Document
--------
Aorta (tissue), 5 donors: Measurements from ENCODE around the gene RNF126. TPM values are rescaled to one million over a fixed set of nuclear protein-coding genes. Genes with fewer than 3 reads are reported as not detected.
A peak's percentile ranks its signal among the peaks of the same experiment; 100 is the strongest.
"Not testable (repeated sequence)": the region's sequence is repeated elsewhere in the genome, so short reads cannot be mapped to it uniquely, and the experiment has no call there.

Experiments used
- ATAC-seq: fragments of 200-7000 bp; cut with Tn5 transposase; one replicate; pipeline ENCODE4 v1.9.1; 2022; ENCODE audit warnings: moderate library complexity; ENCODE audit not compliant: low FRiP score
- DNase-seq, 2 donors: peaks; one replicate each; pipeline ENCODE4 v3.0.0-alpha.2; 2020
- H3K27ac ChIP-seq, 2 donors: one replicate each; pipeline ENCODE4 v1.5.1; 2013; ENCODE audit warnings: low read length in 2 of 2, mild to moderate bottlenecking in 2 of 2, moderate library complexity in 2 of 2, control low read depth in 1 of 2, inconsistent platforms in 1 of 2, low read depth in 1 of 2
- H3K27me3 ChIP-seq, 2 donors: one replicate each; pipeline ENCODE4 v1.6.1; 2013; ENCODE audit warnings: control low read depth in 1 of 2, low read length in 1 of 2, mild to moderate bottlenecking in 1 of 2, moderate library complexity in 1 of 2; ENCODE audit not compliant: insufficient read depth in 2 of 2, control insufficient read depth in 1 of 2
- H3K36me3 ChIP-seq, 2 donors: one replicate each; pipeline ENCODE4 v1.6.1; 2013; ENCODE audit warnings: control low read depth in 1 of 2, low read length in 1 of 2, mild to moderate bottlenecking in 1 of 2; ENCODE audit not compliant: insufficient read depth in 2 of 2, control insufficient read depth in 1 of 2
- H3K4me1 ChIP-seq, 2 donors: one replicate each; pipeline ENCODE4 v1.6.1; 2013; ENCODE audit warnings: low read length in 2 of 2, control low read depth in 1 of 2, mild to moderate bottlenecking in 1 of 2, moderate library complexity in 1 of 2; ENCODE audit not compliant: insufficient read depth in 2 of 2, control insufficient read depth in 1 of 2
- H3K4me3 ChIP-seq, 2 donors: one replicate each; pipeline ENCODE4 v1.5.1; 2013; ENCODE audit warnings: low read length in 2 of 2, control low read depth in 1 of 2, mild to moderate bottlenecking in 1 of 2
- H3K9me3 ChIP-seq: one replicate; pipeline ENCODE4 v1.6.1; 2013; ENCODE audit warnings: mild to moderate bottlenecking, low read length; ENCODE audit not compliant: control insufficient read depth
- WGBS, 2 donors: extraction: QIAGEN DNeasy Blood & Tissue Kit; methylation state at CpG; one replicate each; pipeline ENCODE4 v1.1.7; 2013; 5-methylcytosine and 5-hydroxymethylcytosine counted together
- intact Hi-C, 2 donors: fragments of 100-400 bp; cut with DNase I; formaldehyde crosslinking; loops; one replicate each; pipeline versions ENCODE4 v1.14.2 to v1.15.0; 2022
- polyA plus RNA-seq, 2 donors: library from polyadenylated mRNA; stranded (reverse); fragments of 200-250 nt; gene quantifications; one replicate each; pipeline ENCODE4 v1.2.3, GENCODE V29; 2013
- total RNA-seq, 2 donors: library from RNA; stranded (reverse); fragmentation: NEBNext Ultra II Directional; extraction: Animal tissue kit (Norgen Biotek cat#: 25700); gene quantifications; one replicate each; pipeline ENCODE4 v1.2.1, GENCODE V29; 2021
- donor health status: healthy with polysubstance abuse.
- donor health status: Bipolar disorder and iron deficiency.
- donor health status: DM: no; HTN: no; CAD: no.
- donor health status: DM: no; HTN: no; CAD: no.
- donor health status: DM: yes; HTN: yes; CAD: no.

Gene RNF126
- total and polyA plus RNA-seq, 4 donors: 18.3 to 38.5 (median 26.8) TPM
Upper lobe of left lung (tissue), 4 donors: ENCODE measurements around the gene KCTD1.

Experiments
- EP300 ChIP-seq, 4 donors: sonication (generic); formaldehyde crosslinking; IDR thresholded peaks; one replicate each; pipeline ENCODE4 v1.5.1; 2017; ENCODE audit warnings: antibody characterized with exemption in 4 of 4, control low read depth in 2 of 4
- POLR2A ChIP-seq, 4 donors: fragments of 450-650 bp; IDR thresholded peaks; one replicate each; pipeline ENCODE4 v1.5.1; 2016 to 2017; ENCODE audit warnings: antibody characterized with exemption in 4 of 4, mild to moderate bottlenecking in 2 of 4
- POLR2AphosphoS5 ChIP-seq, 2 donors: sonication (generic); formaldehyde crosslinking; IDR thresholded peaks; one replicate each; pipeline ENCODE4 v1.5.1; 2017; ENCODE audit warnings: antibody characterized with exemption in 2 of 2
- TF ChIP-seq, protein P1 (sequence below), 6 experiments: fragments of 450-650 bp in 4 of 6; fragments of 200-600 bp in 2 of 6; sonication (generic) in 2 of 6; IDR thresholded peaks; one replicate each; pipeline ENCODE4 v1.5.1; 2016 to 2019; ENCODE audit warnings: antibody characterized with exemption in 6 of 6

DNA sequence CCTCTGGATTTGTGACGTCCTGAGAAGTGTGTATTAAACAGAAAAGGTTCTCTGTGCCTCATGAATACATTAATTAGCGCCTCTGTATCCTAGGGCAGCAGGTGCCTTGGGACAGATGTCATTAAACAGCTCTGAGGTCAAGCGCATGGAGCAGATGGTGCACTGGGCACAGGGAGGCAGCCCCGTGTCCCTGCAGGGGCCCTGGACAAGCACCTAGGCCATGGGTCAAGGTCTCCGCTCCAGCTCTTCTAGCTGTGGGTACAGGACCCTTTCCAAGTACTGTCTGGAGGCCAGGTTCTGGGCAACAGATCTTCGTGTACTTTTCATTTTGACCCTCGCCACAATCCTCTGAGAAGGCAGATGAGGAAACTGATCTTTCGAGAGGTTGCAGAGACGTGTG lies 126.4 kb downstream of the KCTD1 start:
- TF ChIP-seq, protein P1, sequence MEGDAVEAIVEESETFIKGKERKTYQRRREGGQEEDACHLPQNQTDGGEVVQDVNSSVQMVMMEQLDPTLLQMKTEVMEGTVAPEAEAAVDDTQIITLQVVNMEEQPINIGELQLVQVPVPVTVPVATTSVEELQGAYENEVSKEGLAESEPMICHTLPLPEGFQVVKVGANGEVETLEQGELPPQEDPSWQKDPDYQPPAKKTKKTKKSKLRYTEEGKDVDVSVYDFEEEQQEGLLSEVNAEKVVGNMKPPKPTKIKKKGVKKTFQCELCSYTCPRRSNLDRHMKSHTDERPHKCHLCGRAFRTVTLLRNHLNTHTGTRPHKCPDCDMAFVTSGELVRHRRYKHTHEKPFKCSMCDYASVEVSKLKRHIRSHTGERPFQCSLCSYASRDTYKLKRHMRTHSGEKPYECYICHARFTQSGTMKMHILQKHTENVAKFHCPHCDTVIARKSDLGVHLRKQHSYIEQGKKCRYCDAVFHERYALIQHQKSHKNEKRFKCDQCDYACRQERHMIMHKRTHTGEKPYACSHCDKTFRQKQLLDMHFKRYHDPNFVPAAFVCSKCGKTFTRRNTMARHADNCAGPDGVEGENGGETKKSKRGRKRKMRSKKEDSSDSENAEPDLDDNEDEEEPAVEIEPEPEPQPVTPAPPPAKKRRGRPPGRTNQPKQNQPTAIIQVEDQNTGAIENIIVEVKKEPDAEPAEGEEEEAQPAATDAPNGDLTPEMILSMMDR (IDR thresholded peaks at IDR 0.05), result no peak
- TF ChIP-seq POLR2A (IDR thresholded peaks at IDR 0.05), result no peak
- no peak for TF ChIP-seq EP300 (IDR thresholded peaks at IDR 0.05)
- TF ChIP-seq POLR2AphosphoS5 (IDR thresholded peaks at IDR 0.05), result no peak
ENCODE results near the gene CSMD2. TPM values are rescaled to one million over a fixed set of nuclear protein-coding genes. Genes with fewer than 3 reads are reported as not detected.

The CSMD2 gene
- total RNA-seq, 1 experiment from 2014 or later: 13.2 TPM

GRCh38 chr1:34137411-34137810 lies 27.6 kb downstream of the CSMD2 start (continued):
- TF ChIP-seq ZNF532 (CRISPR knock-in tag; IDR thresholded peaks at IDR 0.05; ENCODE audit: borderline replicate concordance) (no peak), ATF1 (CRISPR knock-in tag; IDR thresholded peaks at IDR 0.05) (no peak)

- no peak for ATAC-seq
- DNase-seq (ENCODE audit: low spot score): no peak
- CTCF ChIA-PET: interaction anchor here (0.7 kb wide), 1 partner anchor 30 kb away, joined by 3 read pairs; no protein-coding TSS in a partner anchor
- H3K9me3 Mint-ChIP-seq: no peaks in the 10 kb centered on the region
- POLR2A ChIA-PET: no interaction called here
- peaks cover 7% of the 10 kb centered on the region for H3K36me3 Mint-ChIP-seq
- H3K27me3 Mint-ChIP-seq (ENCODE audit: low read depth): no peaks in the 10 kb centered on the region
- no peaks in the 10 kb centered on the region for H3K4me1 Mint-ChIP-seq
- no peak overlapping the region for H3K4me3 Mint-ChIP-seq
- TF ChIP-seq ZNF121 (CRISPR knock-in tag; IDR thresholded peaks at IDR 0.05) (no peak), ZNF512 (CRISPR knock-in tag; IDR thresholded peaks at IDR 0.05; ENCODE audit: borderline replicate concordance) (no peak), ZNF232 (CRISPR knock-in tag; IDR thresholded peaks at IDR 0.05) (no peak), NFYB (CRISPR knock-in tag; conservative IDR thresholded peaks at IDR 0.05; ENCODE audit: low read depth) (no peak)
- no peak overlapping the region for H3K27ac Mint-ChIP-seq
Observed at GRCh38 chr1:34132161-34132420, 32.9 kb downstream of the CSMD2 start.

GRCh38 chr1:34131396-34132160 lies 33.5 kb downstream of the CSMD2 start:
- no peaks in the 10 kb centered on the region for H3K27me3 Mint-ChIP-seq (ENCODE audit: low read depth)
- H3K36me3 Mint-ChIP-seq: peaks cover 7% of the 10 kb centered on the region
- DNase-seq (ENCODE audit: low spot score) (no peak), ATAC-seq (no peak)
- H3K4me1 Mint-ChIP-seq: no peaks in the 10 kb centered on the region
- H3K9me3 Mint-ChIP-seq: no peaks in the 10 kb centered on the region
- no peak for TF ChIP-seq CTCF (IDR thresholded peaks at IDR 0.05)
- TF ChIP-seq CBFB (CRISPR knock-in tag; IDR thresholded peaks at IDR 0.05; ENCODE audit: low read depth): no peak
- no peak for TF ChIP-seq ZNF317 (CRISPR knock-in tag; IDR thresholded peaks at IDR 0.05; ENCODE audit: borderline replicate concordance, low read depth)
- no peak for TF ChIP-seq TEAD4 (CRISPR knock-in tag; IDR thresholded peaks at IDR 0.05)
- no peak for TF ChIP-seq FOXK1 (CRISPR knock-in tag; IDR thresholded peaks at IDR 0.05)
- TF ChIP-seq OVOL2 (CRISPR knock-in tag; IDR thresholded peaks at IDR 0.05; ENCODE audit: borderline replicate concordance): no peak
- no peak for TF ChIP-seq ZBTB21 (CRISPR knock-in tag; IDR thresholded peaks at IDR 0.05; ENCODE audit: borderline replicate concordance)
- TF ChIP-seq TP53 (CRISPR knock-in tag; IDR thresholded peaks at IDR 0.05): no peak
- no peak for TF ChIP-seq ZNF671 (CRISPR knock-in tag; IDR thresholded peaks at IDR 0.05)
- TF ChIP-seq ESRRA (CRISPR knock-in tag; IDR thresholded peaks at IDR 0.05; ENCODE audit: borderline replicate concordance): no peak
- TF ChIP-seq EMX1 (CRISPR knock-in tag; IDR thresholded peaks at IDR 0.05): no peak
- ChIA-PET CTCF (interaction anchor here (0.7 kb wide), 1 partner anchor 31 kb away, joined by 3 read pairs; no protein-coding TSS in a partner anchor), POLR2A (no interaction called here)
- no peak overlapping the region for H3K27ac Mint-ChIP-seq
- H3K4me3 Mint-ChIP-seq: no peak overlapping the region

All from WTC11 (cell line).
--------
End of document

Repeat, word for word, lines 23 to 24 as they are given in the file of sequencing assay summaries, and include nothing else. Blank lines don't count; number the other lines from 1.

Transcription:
- total and polyA plus RNA-seq, 4 donors: 18.3 to 38.5 (median 26.8) TPM
Upper lobe of left lung (tissue), 4 donors: ENCODE measurements around the gene KCTD1.